This Day in History: June 30th, 1920

lightning during nighttime

Worst Ever at Milltown

MILLTOWN, June 30 – Early last night Milltown witnessed the most furious storm that has struck the community in many a day when trees, chimneys, telegraph poles, fences, windows, feed, electric, telephone and trolley wires came face to face with a raging tempest that swept every- thing possible from its route and left many badly demolished places.

The first shower, which came at 5.45 o’clock, was by far the worse in so far as it carried a blinding gale of wind that smashed windows and cut down trees in rapid-fire or- der. The hail was also exceptionally heavy in the first shower. Damage was done in all parts of the borough, the northern section feeling it most, although the Washington avenue section received considerable damage.

At the home of C. W. Kuhlthau in North Milltown, the windows of the back porch were knocked directly out and the back chimney swept off at the roof.

Fruit trees in all sections were targets for the wind and the owners will suffer heavily. The home of Samuel Gordon was struck by lightning and part of the roof ripped off.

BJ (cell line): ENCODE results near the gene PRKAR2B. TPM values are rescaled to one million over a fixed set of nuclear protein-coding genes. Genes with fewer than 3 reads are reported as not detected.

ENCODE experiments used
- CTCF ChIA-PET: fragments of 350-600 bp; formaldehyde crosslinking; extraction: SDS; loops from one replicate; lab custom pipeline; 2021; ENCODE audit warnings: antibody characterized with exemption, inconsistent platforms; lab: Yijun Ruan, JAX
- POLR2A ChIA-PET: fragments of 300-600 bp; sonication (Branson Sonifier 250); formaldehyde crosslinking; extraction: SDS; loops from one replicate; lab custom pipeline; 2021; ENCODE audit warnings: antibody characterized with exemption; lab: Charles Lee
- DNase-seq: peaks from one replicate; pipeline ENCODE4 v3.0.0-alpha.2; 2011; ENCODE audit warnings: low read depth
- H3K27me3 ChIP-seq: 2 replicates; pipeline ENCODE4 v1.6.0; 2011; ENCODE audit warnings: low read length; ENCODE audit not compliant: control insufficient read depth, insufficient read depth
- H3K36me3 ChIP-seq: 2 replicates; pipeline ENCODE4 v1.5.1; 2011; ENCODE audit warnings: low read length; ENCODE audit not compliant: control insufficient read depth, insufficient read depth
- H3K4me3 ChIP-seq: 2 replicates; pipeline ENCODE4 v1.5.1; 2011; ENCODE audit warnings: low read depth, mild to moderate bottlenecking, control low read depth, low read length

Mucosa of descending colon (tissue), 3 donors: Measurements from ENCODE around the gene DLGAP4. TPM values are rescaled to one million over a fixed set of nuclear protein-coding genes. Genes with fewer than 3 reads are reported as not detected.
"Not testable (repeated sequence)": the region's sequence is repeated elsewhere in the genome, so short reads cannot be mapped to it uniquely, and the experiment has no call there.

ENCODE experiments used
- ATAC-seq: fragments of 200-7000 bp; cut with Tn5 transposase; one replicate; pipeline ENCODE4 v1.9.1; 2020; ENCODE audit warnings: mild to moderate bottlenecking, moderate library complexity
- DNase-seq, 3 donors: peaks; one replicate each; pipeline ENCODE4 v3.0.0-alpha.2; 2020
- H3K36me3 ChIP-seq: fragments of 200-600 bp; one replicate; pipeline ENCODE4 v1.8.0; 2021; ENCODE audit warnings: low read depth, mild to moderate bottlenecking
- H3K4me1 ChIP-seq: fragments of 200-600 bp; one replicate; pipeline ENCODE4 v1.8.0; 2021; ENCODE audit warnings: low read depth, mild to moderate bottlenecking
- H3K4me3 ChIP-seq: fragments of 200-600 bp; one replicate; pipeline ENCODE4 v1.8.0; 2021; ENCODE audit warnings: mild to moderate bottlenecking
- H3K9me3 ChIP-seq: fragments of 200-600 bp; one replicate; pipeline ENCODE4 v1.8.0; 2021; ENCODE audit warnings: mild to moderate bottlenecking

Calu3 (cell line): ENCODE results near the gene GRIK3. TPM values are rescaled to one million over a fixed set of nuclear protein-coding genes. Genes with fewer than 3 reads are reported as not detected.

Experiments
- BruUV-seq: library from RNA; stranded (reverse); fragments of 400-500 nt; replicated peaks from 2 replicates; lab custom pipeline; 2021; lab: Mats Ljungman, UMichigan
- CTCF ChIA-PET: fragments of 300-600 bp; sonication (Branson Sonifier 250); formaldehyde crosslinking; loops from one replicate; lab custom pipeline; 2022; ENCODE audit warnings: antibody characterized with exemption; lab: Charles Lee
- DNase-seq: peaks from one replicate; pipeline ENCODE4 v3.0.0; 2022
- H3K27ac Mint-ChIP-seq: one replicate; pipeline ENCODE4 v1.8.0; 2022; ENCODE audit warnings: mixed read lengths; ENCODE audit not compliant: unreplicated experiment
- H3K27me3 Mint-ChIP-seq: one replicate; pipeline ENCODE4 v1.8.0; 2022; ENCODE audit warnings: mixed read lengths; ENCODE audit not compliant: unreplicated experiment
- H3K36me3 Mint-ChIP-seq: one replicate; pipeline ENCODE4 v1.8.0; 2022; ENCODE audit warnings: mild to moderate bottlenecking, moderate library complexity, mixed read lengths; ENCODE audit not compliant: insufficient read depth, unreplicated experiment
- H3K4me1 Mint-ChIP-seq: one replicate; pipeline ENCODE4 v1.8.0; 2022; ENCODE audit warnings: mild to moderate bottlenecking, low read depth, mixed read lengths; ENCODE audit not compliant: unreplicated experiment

Main street looked like a forest and the Trenton trolley line was completely blocked off for a distance of possibly 400 feet, due to seven poles being torn loose and thrown across the tracks and all wires down. Men were working at a late hour last night endeavoring to loosen the wire entanglement.

Those who have seen many, storms in Milltown claim the one of last night to far excel all others in tumultuous effort.

Panic On Trolley Car.

 A Milltown trolley car in which a number of Michelin employees were returning to this city during the first storm was struck by a lightning bolt. The passengers were greatly frightened as the flames began shooting through the car. A mad dash was made for the exits while the conductor tried in vain to get the window on the back platform open in order to pull the trolley pole off the wire. The passengers sought refuge in nearby homes.

During the second shower a bolt! struck the large barn on the farm of Mrs. W Hannah, Lincoln Highway, and split it from top to bottom.

In St. Peter’s Cemetery and along the Lincoln Highway large branches of trees are down and in some in- stances the trees were split in half.

At Berdine’s Corner, a large barn near Becker & Eckert’s garage, belonging to the Vandewater family and which was in process of being converted into a dwelling, was blown into the next field and turned over on its side. Trees and telephone wires are down almost wholesale in that section.

A house in the process of construction near the Musical String plant was blown from its foundation.

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